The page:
Ireland targeting vaccines for all adults by September, despite supply fears

Ireland targeting vaccines for all adults by September, despite supply fears

A dose of Moderna vaccine against Covid-19 is prepared at the vaccination centre in Phoenix Park, Dublin, as mass vaccination drive for GPs and practice nurses has begun in Ireland (Sam Boal/Photocall Ireland/PA)

Ireland’s target remains to vaccinate every adult in the country by September, despite disruptions to the supply chain, the Seanad has heard.

Junior Minister Anne Rabbitte, speaking on behalf of the Health Minister, said the Government has “significant concerns” that one vaccine producer, AstraZeneca, will be unable to meet its initial delivery commitments.

This has led to some “adjustments” to the Government’s target of vaccinating 700,000 people by the end of March, Minister Rabbitte said.

Minister of State at the Department of Children, Equality, Disability, Integration and Youth with responsibility for Disability Anne Rabbitte (Julien Behal/PA)

The goal of vaccinating all adults by September remains the Government’s target, but is contingent on steady flow of vaccines.

Minister Rabbitte said: “The Minister for Health previously stated that he expected all adult residents to be vaccinated by September.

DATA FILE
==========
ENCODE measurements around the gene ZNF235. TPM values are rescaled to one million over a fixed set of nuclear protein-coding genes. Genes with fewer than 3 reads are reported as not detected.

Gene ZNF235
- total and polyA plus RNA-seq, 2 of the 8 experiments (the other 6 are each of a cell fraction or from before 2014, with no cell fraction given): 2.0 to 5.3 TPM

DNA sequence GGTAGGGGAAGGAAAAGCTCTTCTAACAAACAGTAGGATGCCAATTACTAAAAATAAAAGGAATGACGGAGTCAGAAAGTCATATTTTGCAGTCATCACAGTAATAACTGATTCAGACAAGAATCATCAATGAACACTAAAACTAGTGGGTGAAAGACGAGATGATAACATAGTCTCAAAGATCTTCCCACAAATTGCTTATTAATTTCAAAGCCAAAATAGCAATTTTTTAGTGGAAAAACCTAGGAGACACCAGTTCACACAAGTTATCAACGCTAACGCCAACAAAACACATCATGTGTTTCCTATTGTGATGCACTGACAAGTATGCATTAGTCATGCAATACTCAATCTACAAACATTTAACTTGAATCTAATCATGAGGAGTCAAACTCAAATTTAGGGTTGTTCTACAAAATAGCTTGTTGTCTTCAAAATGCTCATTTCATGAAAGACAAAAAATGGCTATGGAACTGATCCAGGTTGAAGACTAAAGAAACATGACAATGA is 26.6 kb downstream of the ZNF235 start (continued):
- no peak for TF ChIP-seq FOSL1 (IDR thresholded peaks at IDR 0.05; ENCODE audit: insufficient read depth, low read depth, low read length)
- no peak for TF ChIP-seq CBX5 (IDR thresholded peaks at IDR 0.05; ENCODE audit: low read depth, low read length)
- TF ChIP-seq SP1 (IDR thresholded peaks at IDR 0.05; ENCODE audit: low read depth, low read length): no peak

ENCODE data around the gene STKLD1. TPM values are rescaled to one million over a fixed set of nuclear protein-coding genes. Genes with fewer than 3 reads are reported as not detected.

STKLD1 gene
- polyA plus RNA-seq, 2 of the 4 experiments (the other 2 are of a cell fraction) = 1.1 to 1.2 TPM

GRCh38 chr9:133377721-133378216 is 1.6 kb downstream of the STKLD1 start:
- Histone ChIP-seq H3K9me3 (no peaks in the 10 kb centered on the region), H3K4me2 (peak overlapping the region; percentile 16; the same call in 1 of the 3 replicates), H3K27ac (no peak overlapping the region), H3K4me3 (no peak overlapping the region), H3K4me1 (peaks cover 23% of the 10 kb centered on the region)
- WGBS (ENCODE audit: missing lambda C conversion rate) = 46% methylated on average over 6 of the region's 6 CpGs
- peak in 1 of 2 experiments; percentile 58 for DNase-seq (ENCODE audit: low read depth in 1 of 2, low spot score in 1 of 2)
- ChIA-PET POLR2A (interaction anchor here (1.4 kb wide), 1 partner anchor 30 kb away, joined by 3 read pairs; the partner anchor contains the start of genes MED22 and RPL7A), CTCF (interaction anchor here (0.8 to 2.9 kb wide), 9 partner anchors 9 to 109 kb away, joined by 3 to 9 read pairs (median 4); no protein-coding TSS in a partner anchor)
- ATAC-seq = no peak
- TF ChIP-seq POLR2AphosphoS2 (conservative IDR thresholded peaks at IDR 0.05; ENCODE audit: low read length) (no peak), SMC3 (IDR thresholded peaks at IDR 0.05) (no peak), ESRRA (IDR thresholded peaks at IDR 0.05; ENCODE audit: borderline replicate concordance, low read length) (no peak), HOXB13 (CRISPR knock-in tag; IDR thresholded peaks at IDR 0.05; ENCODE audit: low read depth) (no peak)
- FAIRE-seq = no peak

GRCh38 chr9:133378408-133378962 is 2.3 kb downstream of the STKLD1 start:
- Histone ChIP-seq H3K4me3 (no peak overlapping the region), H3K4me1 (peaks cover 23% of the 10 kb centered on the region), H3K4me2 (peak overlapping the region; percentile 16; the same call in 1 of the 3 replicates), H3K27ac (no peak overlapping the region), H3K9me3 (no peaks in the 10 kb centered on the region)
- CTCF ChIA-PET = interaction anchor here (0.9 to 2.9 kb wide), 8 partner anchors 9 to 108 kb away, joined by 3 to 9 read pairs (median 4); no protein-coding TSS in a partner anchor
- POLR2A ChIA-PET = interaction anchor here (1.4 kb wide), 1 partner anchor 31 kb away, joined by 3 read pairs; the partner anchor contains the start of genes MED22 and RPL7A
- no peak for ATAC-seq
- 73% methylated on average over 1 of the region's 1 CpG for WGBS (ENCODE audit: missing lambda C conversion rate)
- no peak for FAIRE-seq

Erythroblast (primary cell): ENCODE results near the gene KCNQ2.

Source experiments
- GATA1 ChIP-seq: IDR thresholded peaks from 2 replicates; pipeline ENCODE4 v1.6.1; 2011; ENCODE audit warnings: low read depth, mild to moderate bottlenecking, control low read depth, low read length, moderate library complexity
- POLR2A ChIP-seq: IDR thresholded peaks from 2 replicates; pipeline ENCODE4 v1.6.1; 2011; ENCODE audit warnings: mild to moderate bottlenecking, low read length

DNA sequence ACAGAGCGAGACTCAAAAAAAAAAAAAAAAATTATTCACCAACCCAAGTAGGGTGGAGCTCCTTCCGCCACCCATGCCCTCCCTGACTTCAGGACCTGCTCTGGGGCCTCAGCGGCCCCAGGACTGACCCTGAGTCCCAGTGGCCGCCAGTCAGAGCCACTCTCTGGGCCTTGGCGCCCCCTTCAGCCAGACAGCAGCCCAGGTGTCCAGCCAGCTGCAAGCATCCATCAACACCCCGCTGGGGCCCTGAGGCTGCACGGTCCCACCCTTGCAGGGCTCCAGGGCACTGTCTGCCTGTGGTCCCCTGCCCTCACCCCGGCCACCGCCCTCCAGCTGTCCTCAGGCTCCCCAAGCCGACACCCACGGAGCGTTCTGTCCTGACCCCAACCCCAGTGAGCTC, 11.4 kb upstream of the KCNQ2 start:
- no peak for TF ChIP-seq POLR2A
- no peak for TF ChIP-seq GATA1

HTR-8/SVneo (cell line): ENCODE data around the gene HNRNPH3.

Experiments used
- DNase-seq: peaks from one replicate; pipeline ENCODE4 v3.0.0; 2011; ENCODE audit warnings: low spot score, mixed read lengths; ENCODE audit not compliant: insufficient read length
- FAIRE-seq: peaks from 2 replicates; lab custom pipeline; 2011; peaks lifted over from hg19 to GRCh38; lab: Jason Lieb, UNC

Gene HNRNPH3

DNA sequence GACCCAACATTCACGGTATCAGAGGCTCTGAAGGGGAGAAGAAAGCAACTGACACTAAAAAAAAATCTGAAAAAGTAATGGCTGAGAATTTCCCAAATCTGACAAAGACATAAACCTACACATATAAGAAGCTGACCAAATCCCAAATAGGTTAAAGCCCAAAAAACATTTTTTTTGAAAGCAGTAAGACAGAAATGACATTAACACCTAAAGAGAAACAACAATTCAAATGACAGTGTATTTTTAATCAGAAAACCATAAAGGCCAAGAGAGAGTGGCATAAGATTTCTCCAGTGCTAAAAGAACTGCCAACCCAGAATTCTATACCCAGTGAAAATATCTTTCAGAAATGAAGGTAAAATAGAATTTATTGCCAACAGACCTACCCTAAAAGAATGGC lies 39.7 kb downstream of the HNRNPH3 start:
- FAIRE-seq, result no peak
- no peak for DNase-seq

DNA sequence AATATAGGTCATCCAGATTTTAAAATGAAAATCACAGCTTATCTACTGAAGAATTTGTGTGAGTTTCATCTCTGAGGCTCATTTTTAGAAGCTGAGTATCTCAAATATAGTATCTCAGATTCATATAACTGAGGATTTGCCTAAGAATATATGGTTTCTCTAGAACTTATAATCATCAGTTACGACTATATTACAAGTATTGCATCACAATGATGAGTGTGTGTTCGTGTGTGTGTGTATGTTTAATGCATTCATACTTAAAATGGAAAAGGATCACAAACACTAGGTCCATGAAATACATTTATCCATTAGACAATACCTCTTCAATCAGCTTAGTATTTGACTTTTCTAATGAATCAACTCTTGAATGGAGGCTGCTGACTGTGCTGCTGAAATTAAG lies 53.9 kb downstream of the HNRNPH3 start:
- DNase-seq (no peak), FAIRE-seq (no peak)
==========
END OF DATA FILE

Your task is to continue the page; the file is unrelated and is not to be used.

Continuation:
“That remains our target.

“However, as Minister Donnelly stressed, it is contingent on existing commitments on the approval, supply and delivery of vaccines.”

The AstraZeneca vaccine is crucial to the Government’s planned vaccine delivery schedule.

It is scheduled for approval by the European Medicines Agency on Friday, but the company recently announced it will initially supply considerably fewer doses than agreed with the EU.

The announcement has caused outrage in the EU, which pre-financed the production and delivery of the vaccine.

The new delivery schedule is “not acceptable”, European Health Commissioner Stella Kyriakides has warned the company.

On Tuesday, Minister Rabbitte also criticised the company over the delays.

She said: “Of significant concern is the recent indication that AstraZeneca will not be available to meet its initial delivery commitments.

“It is estimated that deliveries in February will be at the low range of what was anticipated, and there will be further significant impact in March.

“The Department of Health is monitoring this change of situation, and is continually engaging with the Commission and the company.

“The Minister is very concerned that this supply issue was only communicated to the member states just a week before the scheduled authorisation was to be given for the vaccine.”

Ms Rabbitte also warned that the arrival of the vaccines and the prospect of a return to normality “gives rise to public expectation that cannot be met in the short term”.

The EU had expected to receive 100 million doses of the AstraZeneca vaccine in the first quarter of the year.

It is now feared it will receive only half that amount.

Brussels has threatened to block exports of Covid-19 vaccines outside of the bloc as a result of the ongoing row.

As of Sunday, the HSE has administered 143,000 vaccine doses in Ireland.

Two doses delivered three or four weeks apart are required for the vaccines currently in use in Ireland, Pfizer/BioNTech and Moderna.

The HSE began administration of the second doses of the vaccine last week.

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